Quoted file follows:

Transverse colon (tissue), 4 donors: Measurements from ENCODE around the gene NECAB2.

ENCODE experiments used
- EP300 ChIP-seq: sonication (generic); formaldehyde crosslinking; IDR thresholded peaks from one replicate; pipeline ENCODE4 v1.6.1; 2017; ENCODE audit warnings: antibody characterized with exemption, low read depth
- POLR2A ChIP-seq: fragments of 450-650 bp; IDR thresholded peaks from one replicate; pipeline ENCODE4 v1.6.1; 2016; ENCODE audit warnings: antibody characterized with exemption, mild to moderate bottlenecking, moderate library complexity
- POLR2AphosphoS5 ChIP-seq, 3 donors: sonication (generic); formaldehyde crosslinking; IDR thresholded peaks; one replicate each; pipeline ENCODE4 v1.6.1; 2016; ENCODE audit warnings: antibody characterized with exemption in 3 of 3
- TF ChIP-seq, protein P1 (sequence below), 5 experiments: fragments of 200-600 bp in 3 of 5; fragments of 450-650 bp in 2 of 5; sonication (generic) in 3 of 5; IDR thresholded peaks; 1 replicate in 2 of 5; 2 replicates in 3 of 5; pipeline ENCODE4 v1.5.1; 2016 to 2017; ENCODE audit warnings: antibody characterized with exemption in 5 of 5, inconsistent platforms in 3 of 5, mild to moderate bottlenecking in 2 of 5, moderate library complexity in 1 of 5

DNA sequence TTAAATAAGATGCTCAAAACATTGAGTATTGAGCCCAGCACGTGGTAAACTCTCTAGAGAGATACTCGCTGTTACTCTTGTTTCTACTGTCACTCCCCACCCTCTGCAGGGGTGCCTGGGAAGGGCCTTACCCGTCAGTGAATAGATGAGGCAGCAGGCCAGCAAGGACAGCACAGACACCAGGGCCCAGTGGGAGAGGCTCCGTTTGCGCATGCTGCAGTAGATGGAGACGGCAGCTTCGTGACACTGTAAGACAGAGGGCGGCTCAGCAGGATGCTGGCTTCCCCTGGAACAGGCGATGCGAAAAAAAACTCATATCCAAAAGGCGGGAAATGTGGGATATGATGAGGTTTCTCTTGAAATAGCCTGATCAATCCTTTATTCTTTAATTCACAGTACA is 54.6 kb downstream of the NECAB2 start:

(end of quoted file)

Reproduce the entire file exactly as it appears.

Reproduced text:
Transverse colon (tissue), 4 donors: Measurements from ENCODE around the gene NECAB2.

ENCODE experiments used
- EP300 ChIP-seq: sonication (generic); formaldehyde crosslinking; IDR thresholded peaks from one replicate; pipeline ENCODE4 v1.6.1; 2017; ENCODE audit warnings: antibody characterized with exemption, low read depth
- POLR2A ChIP-seq: fragments of 450-650 bp; IDR thresholded peaks from one replicate; pipeline ENCODE4 v1.6.1; 2016; ENCODE audit warnings: antibody characterized with exemption, mild to moderate bottlenecking, moderate library complexity
- POLR2AphosphoS5 ChIP-seq, 3 donors: sonication (generic); formaldehyde crosslinking; IDR thresholded peaks; one replicate each; pipeline ENCODE4 v1.6.1; 2016; ENCODE audit warnings: antibody characterized with exemption in 3 of 3
- TF ChIP-seq, protein P1 (sequence below), 5 experiments: fragments of 200-600 bp in 3 of 5; fragments of 450-650 bp in 2 of 5; sonication (generic) in 3 of 5; IDR thresholded peaks; 1 replicate in 2 of 5; 2 replicates in 3 of 5; pipeline ENCODE4 v1.5.1; 2016 to 2017; ENCODE audit warnings: antibody characterized with exemption in 5 of 5, inconsistent platforms in 3 of 5, mild to moderate bottlenecking in 2 of 5, moderate library complexity in 1 of 5

DNA sequence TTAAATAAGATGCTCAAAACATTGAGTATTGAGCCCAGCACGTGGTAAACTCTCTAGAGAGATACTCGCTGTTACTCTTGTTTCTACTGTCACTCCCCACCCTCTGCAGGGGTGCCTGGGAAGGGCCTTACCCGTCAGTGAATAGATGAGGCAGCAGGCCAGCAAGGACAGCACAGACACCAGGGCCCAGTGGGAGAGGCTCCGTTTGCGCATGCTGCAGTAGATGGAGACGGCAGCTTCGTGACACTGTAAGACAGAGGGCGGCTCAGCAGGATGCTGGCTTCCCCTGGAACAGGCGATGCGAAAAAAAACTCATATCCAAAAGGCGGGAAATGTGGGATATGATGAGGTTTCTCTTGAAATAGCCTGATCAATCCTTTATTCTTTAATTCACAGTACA is 54.6 kb downstream of the NECAB2 start: